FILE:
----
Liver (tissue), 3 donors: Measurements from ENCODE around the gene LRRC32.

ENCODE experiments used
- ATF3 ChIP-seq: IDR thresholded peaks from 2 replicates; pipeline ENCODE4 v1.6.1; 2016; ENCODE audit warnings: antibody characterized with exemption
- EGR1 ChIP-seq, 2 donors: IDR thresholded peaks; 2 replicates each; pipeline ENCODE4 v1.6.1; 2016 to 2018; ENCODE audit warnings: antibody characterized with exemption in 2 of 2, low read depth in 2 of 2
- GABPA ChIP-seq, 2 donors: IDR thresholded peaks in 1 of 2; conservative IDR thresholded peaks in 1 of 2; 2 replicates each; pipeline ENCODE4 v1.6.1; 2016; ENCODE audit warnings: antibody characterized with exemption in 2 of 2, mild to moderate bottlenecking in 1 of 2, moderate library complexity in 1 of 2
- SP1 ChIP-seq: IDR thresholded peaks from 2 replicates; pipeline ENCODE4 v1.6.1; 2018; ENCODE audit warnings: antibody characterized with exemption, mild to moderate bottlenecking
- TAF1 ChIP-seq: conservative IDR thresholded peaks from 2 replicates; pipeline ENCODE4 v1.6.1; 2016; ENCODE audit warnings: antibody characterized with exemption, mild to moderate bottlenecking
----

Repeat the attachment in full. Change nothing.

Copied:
Liver (tissue), 3 donors: Measurements from ENCODE around the gene LRRC32.

ENCODE experiments used
- ATF3 ChIP-seq: IDR thresholded peaks from 2 replicates; pipeline ENCODE4 v1.6.1; 2016; ENCODE audit warnings: antibody characterized with exemption
- EGR1 ChIP-seq, 2 donors: IDR thresholded peaks; 2 replicates each; pipeline ENCODE4 v1.6.1; 2016 to 2018; ENCODE audit warnings: antibody characterized with exemption in 2 of 2, low read depth in 2 of 2
- GABPA ChIP-seq, 2 donors: IDR thresholded peaks in 1 of 2; conservative IDR thresholded peaks in 1 of 2; 2 replicates each; pipeline ENCODE4 v1.6.1; 2016; ENCODE audit warnings: antibody characterized with exemption in 2 of 2, mild to moderate bottlenecking in 1 of 2, moderate library complexity in 1 of 2
- SP1 ChIP-seq: IDR thresholded peaks from 2 replicates; pipeline ENCODE4 v1.6.1; 2018; ENCODE audit warnings: antibody characterized with exemption, mild to moderate bottlenecking
- TAF1 ChIP-seq: conservative IDR thresholded peaks from 2 replicates; pipeline ENCODE4 v1.6.1; 2016; ENCODE audit warnings: antibody characterized with exemption, mild to moderate bottlenecking